According to Gartner, artificial intelligence will be the most disruptive class of technology over the next 10 years due to radical computational power, near-endless amounts of data, and unprecedented advances in deep learning. The rise of deep learning has been fueled by three recent trends: the explosion in the amount of training data; the use of accelerators such as graphics processing units (GPUs); and the advancement in training algorithms and neural network architectures. To realize the full potential of this rising trend, we want the technology to be easily accessible to the people it matters most to: data scientists and AI developers. Training deep neural networks, known as deep learning, is currently highly complex and computationally intensive. It requires a highly tuned system with the right combination of software, drivers, compute, memory, network, and storage resources.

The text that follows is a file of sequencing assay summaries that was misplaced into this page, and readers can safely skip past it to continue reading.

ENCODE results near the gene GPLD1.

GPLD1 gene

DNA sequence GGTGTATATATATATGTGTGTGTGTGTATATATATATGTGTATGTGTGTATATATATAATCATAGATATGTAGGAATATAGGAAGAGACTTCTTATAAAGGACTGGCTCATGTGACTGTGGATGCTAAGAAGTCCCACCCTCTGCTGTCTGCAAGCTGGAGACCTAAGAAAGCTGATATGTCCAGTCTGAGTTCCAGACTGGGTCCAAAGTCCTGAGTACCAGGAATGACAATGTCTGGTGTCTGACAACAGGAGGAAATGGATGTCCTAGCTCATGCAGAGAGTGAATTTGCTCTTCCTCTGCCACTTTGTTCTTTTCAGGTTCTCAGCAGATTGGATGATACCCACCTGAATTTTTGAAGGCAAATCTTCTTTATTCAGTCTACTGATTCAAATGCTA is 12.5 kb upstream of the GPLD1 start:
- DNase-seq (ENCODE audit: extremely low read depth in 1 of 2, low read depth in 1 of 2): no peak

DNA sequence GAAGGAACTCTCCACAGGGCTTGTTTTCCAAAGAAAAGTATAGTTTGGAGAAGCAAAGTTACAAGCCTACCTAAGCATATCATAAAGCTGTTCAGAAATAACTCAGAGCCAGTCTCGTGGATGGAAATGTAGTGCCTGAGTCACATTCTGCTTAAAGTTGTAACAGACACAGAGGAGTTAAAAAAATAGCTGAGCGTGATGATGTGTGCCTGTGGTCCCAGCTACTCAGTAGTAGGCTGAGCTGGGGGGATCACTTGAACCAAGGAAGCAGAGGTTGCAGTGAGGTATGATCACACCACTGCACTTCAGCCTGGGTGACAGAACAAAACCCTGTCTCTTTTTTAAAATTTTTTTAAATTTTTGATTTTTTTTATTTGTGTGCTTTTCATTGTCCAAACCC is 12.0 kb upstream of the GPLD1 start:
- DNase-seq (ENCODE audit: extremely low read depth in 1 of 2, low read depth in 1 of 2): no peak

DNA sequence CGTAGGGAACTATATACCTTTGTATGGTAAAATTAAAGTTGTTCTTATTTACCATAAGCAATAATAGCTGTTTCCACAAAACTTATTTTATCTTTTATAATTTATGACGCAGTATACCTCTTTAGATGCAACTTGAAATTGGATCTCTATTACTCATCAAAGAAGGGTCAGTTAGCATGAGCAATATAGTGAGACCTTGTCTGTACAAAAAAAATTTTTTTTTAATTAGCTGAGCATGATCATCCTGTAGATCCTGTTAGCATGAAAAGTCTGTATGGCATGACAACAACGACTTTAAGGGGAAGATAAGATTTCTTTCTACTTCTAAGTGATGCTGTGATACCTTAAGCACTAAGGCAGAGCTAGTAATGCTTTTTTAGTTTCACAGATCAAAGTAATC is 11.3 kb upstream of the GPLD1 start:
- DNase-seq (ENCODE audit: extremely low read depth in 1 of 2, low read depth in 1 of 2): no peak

With more than 4 billion internet users worldwide today and 31 billion connected devices forecasted by 2020, the future of the digital world lies in how people and "things" will interact with each other. The key to this will be the convergence and consolidation of internet of things platforms and devices which will be able to seamlessly exchange data between people, networks, devices and applications. Creating this world, where multiple service and technology layers work harmoniously to create ubiquitous, ultra-connected experiences, is a task that will take years to complete. It requires a robust technology platform, powered by artificial intelligence. Today, we are siloed in how we think about IoT.